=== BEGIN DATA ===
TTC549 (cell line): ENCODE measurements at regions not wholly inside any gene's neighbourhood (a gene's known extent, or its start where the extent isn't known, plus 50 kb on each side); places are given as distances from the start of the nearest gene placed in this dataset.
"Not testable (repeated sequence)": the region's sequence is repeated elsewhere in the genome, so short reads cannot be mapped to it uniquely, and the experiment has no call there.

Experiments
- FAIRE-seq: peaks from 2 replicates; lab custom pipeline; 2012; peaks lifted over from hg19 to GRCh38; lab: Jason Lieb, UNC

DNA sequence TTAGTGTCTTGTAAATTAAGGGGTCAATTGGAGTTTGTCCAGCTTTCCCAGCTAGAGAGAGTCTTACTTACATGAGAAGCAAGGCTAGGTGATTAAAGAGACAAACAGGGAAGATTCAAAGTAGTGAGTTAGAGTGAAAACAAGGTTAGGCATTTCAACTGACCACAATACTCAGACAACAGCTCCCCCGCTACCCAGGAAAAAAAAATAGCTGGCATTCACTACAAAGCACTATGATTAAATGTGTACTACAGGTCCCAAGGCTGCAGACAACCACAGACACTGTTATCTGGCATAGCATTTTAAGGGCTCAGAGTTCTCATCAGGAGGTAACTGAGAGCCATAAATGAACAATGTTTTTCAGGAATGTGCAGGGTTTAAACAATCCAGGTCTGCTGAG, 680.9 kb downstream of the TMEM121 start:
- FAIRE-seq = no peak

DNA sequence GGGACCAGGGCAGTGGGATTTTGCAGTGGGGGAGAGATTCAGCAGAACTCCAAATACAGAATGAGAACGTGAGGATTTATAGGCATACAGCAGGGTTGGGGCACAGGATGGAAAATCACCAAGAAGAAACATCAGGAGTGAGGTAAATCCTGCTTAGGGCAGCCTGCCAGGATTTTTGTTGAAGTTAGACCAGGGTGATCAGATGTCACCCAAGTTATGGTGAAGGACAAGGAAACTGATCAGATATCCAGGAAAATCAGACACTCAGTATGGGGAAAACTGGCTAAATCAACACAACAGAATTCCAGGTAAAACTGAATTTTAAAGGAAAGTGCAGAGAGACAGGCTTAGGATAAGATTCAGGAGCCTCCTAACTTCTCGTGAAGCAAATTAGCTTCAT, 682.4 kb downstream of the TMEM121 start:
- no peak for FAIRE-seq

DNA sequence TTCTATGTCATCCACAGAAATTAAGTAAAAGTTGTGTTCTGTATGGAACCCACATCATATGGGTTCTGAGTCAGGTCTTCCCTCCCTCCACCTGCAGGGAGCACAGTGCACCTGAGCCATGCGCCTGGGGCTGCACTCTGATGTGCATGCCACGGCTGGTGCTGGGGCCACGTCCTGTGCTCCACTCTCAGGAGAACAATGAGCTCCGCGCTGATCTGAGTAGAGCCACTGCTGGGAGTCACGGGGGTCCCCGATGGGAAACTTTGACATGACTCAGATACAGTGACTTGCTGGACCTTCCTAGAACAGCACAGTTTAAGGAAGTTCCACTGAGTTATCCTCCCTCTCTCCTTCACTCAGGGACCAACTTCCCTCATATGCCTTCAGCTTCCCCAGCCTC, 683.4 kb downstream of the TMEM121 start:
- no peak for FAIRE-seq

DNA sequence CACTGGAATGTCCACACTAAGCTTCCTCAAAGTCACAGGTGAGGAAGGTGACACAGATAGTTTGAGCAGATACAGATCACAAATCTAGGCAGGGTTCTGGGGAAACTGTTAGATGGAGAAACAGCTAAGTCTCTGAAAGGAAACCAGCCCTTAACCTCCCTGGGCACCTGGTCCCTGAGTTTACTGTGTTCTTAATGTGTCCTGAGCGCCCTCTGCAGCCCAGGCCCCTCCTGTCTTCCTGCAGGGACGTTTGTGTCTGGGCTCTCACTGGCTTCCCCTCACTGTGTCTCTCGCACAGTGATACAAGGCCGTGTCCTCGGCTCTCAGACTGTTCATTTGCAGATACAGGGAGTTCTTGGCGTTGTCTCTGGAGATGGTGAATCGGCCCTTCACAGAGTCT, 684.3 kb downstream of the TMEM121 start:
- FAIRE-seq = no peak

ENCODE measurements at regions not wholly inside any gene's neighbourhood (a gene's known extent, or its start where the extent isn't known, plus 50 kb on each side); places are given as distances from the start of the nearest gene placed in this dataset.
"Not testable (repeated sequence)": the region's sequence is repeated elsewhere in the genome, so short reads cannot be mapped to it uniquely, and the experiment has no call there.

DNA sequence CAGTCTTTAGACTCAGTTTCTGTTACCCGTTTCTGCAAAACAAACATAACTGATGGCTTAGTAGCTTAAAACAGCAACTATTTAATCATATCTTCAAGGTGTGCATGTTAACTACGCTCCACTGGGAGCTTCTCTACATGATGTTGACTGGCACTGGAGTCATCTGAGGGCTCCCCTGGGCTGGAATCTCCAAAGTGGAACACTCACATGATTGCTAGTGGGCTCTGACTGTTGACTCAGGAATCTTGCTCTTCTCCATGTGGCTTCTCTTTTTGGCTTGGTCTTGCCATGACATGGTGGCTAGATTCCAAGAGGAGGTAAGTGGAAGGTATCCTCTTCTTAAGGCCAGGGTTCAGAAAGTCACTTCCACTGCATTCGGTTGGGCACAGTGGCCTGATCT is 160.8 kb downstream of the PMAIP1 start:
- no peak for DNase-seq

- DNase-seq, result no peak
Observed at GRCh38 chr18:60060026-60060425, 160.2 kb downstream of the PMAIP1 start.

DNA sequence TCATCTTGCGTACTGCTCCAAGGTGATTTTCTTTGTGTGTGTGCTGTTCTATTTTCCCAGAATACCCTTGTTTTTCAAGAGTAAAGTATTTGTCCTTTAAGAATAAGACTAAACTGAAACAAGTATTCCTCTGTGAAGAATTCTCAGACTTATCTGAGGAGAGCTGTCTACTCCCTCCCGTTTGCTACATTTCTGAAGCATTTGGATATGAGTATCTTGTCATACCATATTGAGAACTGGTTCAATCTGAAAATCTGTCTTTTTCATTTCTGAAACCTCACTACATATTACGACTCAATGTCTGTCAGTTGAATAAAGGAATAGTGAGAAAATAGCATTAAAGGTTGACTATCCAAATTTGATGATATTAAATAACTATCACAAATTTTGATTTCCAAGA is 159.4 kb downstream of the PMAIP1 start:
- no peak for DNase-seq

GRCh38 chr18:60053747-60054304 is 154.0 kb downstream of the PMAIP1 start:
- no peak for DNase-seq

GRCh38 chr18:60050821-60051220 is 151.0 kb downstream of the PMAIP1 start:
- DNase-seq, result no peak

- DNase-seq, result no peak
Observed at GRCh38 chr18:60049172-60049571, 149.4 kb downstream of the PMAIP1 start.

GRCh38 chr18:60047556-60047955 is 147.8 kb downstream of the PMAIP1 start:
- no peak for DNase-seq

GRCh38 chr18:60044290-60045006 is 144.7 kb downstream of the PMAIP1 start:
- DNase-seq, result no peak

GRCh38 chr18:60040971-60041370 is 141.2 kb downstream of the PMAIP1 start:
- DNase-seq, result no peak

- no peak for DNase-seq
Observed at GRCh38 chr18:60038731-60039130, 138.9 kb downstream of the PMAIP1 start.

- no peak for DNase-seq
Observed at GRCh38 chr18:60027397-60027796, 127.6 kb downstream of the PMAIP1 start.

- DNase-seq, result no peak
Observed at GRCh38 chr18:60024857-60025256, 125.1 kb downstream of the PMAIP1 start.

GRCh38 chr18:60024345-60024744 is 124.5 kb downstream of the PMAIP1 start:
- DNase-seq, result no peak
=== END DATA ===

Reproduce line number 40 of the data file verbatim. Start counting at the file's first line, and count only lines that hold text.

- DNase-seq, result no peak